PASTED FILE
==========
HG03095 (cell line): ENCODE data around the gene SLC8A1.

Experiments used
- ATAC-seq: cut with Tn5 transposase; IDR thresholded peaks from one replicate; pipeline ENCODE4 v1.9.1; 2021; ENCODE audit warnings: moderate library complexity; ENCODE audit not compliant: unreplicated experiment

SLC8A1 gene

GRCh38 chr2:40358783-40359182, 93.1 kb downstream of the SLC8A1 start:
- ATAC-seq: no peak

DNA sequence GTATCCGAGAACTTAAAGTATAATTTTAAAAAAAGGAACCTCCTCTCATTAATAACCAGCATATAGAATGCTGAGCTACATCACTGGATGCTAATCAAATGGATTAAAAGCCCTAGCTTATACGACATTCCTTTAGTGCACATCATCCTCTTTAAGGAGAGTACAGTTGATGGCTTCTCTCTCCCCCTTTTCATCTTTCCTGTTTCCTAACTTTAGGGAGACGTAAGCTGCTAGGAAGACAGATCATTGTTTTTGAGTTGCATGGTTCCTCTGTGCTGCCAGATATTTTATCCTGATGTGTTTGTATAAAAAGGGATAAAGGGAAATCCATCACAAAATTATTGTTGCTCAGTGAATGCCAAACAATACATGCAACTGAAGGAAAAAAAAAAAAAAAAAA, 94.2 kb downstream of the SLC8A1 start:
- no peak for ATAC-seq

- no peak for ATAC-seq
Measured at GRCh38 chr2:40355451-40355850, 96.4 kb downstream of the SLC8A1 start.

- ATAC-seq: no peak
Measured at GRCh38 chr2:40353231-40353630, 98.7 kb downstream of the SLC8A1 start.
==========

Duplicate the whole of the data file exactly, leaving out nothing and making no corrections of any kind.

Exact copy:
HG03095 (cell line): ENCODE data around the gene SLC8A1.

Experiments used
- ATAC-seq: cut with Tn5 transposase; IDR thresholded peaks from one replicate; pipeline ENCODE4 v1.9.1; 2021; ENCODE audit warnings: moderate library complexity; ENCODE audit not compliant: unreplicated experiment

SLC8A1 gene

GRCh38 chr2:40358783-40359182, 93.1 kb downstream of the SLC8A1 start:
- ATAC-seq: no peak

DNA sequence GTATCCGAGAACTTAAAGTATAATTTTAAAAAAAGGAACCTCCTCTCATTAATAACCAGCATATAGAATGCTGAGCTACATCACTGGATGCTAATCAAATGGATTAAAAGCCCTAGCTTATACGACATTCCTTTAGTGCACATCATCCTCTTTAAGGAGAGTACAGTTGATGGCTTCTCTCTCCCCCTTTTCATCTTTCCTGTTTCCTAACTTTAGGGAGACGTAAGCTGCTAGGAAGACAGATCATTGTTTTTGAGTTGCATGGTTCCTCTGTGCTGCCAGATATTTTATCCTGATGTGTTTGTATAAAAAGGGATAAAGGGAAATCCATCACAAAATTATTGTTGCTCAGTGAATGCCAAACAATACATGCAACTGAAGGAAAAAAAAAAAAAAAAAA, 94.2 kb downstream of the SLC8A1 start:
- no peak for ATAC-seq

- no peak for ATAC-seq
Measured at GRCh38 chr2:40355451-40355850, 96.4 kb downstream of the SLC8A1 start.

- ATAC-seq: no peak
Measured at GRCh38 chr2:40353231-40353630, 98.7 kb downstream of the SLC8A1 start.